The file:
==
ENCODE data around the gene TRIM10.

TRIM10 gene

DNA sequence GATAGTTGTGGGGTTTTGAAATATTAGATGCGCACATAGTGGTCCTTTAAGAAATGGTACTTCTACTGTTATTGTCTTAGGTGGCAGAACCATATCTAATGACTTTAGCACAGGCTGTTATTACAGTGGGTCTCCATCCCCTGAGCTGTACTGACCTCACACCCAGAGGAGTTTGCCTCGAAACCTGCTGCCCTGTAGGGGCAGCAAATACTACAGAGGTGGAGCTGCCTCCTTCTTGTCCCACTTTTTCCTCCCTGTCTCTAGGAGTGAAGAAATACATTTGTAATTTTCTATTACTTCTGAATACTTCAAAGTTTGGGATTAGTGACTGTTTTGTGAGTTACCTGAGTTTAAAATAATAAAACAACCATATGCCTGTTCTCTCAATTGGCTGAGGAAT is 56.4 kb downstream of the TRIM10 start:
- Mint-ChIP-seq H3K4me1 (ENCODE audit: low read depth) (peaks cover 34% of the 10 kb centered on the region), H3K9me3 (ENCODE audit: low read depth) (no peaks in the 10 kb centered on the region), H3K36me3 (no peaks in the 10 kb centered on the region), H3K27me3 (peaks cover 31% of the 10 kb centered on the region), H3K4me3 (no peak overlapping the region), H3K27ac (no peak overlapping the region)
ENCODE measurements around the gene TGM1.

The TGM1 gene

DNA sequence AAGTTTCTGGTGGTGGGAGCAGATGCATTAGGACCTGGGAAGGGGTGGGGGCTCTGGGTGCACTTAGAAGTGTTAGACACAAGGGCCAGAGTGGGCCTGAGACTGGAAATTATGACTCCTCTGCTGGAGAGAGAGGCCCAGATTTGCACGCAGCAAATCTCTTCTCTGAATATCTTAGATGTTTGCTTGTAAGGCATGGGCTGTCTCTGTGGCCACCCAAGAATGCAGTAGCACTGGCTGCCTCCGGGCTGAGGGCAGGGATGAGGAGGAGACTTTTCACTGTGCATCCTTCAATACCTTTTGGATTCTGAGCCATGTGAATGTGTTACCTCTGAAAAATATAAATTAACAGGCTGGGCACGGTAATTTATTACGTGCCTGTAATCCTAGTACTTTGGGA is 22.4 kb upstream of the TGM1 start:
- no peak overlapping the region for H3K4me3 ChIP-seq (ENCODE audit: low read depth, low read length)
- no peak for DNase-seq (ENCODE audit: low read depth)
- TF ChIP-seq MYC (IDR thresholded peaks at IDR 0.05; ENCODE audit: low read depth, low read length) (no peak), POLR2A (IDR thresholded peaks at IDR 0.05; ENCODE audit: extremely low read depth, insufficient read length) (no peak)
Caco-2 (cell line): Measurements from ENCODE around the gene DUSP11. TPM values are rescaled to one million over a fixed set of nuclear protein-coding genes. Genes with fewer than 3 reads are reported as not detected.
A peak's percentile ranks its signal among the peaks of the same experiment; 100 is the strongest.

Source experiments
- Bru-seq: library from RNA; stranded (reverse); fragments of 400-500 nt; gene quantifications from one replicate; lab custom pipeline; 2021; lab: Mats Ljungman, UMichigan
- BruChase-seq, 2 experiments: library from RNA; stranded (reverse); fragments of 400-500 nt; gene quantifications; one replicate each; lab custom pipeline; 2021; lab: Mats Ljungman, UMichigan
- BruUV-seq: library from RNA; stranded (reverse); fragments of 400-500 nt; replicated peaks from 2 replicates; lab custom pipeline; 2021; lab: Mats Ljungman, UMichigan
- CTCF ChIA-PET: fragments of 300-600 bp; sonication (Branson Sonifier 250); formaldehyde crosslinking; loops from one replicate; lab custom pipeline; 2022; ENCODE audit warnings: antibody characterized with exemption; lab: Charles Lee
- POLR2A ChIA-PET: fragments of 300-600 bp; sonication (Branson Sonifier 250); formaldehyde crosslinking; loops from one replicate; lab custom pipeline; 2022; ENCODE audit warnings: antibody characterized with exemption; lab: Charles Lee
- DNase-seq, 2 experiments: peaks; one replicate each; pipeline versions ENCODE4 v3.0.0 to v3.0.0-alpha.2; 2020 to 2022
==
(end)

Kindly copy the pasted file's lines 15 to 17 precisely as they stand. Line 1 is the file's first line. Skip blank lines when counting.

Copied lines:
- BruChase-seq, 2 experiments: library from RNA; stranded (reverse); fragments of 400-500 nt; gene quantifications; one replicate each; lab custom pipeline; 2021; lab: Mats Ljungman, UMichigan
- BruUV-seq: library from RNA; stranded (reverse); fragments of 400-500 nt; replicated peaks from 2 replicates; lab custom pipeline; 2021; lab: Mats Ljungman, UMichigan
- CTCF ChIA-PET: fragments of 300-600 bp; sonication (Branson Sonifier 250); formaldehyde crosslinking; loops from one replicate; lab custom pipeline; 2022; ENCODE audit warnings: antibody characterized with exemption; lab: Charles Lee